When I was born, I wasn’t swaddled in a red and blue blanket. I wasn’t given any sort of early childhood propaganda. I couldn’t even tell you when I attended my first game. All I know is that I, a member of a big Irish family and a close-knit American town, have been deeply and unabashedly in love with baseball for as long as I can remember.
My family originates from a small town in Upstate New York. My great-grandfather, Timothy Marcellinus Coughlin, was a man who was so small that he made a living shimmying up and down smoke stacks in a power plant. Obviously, this is tough work, but the most tedious part of his job wasn’t the hard labor. Instead, he dreaded the conversation.
Day after day, Poppy entered the doors of the plant to the sound of tired men grumbling about their work, their dreams, and most importantly, the results of the latest ballgame. As I said, this story is taking place in New York, so it was constantly the rants and raves of Yankee fans in the break room. This was the age of DiMaggio, Gehrig, and the Babe.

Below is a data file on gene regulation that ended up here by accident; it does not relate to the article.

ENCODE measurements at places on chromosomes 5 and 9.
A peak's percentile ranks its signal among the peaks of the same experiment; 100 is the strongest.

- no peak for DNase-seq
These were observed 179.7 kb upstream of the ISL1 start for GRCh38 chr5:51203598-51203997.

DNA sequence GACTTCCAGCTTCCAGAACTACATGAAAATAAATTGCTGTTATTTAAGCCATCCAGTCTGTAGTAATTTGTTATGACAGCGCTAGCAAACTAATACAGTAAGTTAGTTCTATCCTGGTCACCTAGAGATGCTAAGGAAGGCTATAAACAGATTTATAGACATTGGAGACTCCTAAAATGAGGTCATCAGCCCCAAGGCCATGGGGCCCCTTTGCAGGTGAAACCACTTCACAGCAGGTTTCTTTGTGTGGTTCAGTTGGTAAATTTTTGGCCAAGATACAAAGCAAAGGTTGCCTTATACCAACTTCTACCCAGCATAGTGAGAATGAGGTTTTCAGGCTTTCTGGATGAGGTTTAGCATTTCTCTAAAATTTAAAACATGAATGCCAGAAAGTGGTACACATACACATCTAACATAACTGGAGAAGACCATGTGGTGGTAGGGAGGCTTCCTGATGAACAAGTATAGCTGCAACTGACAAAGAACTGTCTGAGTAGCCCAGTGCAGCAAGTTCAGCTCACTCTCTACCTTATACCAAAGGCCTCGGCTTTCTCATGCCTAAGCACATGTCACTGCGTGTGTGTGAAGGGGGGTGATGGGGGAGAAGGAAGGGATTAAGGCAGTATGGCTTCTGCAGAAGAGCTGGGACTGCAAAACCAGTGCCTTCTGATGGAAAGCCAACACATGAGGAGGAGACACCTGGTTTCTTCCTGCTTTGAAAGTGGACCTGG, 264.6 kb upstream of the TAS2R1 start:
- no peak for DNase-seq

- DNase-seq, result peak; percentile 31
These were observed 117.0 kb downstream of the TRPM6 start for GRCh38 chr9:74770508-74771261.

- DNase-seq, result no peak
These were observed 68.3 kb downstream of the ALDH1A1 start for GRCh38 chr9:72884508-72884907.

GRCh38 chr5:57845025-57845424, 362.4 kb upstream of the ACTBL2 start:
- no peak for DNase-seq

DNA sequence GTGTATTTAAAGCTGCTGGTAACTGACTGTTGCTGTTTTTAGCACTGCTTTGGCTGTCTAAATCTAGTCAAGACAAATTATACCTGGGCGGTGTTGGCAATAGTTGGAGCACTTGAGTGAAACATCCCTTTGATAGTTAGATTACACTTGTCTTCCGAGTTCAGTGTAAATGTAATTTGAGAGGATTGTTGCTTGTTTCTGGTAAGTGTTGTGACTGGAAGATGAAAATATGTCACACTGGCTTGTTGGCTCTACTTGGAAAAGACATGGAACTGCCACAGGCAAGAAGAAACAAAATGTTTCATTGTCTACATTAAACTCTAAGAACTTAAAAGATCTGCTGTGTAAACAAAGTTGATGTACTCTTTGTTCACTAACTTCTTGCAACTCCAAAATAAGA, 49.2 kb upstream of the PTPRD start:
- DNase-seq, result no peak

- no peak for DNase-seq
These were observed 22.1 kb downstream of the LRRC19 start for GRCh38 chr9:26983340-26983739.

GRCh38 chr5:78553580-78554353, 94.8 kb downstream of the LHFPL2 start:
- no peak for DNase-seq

Baseball was at its peak in America and no one had anything else to talk about. Trash talk, mostly. It didn’t matter what team you rooted for, so long as you knew that you were no better than the village idiot for cheering on a team that wasn’t the Yankees. This was no game in the early 1900’s. Baseball created feuds that no friendship could endure.
Well, it finally got to my great-grandfather, and after weeks of hearing the highfalutin nonsense of the friends of the Bronx Bombers, Poppy made a decision that would change the course of my family history forever. He announced his support of the Boston Red Sox.